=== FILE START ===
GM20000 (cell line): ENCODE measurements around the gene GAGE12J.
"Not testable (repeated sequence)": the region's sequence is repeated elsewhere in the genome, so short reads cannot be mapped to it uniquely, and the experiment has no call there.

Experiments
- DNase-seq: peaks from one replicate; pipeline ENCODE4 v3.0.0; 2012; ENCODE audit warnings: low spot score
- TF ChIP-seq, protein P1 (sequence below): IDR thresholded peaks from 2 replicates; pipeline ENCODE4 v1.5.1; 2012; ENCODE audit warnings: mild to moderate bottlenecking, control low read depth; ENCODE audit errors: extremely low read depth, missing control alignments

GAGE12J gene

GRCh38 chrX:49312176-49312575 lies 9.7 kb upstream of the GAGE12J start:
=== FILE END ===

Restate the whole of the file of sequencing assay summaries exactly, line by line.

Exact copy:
GM20000 (cell line): ENCODE measurements around the gene GAGE12J.
"Not testable (repeated sequence)": the region's sequence is repeated elsewhere in the genome, so short reads cannot be mapped to it uniquely, and the experiment has no call there.

Experiments
- DNase-seq: peaks from one replicate; pipeline ENCODE4 v3.0.0; 2012; ENCODE audit warnings: low spot score
- TF ChIP-seq, protein P1 (sequence below): IDR thresholded peaks from 2 replicates; pipeline ENCODE4 v1.5.1; 2012; ENCODE audit warnings: mild to moderate bottlenecking, control low read depth; ENCODE audit errors: extremely low read depth, missing control alignments

GAGE12J gene

GRCh38 chrX:49312176-49312575 lies 9.7 kb upstream of the GAGE12J start: